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How to Avoid Family Feuds: Appraise Your Clutter

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There are two popular clichés about personal possessions as part of estates, and they both miss something important.  The first is that, if you don’t specify in your will which personal items will go to which family member, they will fight bitterly over your possessions.  By this logic, two sisters will never speak to each other again after a feud about which one gets to keep their deceased mother’s wedding ring.  The second cliché, as a generation enamored of decluttering inherits their parents’ estates, is that your children will not want your personal possessions; in fact, they will care so little about them that they will just donate them to the thrift store without incident.  The truth is worse than either of these scenarios.  While it is true that your children probably will not want most of your personal property, your stuff can still cause a rift between your children after you are gone.  Going through all the personal possessions of a recently deceased relative and deciding what to keep, sell, donate, or trash is a tremendously unpleasant and stressful task.  The person who gets stuck doing it will end up resenting the ones who could have helped but didn’t.  Think of it as part of your estate plan to deal with your clutter now, while you are alive and well.  A skilled estate planning lawyer can help you with the financial and legal aspects of the process.

Why Clutter Is a Liability

Imagine that, when Mr. and Mrs. X die, their house in Tampa is full of stuff they have accumulated throughout their lives, in the form of purchases, gifts, and inheritance.  Their wills contain no instructions about what to do with it, but the wills do specify that the home is to be sold and the proceeds divided among their children Alice, Beatrice, Conrad, and Drexel.  Where Conrad and Drexel live and whether they have children hardly matters; the task of sorting through deceased parents’ clutter almost always falls to daughters.  Alice lives in Fort Lauderdale with her two school-aged children.  Beatrice lives in Jacksonville.  Both daughters are married and have full-time jobs.  You can probably guess what happens next.  Alice says that she can’t travel to Tampa on the weekends to deal with Mom and Dad’s clutter because of her daughter’s soccer practices and her son’s debate tournaments.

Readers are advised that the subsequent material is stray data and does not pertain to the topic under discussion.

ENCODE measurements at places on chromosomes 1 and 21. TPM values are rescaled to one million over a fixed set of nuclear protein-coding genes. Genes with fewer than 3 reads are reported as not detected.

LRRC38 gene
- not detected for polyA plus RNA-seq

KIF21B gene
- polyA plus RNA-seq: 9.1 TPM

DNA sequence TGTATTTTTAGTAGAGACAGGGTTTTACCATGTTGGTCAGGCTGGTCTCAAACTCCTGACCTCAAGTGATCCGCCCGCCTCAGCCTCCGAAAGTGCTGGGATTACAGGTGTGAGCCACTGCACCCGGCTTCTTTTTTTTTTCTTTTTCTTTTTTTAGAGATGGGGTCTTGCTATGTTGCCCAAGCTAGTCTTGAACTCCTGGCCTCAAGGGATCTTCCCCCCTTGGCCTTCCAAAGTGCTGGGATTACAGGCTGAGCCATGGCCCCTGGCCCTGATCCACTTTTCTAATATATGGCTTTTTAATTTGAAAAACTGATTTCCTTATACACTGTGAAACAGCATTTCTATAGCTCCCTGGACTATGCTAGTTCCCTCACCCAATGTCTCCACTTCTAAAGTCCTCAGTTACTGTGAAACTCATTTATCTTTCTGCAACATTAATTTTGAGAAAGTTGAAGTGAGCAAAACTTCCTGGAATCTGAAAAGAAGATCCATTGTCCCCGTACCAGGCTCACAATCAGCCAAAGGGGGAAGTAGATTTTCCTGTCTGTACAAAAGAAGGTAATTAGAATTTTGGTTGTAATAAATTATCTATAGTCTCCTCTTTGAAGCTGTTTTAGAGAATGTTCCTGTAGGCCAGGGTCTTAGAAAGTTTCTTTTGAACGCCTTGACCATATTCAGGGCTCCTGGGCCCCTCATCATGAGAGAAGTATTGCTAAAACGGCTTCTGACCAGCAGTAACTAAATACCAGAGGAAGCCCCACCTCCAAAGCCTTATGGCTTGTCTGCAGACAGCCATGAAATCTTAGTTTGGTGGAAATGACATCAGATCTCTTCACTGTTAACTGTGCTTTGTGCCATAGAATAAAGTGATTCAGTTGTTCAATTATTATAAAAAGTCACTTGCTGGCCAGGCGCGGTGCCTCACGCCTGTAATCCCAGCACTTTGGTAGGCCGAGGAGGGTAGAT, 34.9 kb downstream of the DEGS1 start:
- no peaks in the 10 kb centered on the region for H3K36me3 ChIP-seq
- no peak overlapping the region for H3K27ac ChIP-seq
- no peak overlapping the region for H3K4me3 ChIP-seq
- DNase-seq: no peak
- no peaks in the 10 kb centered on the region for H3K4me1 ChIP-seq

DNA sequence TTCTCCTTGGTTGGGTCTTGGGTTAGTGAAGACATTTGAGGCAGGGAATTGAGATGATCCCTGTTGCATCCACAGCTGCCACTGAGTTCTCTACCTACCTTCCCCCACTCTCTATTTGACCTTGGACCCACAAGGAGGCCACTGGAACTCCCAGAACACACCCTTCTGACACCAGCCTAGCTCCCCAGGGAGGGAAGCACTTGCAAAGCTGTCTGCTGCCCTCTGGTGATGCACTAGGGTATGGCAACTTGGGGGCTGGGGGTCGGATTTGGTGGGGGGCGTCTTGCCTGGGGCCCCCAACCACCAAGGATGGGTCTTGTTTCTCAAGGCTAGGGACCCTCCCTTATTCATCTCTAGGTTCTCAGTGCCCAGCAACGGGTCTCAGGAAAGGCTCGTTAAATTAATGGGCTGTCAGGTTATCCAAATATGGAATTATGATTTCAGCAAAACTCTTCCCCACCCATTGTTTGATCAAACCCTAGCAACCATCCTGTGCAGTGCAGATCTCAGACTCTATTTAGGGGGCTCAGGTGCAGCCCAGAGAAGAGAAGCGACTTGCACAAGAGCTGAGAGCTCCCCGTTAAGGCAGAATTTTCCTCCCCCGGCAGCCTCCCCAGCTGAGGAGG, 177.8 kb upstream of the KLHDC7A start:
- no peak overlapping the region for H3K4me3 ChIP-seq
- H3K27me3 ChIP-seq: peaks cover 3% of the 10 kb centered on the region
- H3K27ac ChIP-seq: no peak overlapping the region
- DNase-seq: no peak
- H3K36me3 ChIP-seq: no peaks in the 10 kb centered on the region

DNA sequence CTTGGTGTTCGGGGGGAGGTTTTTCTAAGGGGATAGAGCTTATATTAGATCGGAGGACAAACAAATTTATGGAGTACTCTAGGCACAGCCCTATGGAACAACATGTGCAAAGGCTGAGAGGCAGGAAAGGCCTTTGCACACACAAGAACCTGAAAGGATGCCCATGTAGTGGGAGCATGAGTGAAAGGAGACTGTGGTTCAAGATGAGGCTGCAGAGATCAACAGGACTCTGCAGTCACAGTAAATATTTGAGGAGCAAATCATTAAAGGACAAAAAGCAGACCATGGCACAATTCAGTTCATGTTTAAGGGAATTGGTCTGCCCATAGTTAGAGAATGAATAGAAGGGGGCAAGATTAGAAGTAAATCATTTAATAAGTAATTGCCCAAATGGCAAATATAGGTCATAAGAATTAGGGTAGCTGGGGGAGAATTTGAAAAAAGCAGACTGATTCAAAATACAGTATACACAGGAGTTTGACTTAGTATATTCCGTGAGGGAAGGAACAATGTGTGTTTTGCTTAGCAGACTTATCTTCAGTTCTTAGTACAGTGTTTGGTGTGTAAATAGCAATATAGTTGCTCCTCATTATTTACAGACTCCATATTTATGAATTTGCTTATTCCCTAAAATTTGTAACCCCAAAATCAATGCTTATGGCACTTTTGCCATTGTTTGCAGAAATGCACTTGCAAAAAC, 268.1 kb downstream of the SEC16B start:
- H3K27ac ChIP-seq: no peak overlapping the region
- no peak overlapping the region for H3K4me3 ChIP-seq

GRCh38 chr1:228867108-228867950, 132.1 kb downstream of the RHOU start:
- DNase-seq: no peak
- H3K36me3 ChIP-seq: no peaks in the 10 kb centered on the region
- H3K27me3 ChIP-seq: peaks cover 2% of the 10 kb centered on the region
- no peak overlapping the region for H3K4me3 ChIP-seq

Beatrice is in a no-win situation.  She can spend her weekends traveling to Tampa to sort through her deceased parents’ clutter, or she can wait until the summer, when Alice will be available to help her with the task.  In either case, they can’t sell the house, and the estate can’t settle, until the final decluttering is done.  Meanwhile, Alice and Beatrice keep getting phone calls from their brothers, complaining about how, the longer they wait to sell the house, the less money they will get for it.

What to Do Instead

No one can blame you for dreading sorting through your clutter, but it will avoid an agonizing situation in the future.  Have your children help if they are willing, or hire a professional declutterer.  Then have your stuff appraised professionally; don’t rely on old appraisals, because the value of items changes.  Ask your children, after the appraisal and perhaps also before, which items they want, and give them those items now.  Then have your estate planning lawyer help you with the rest.

When Clutter Is the Problem, Estate Planning Is the Solution

Your stuff isn’t just stuff; it is part of your estate, and a Tampa estate planning lawyer can help you with it.  Contact David Toback in Tampa, Florida to set up a consultation with an estate planning lawyer.

 

Resource:

marketwatch.com/story/what-to-do-when-you-inherit-your-parents-stuff-and-you-dont-want-it-2020-07-14?mod=retirement

https://www.davidtobacklaw.com/the-dangers-of-diy-wills/

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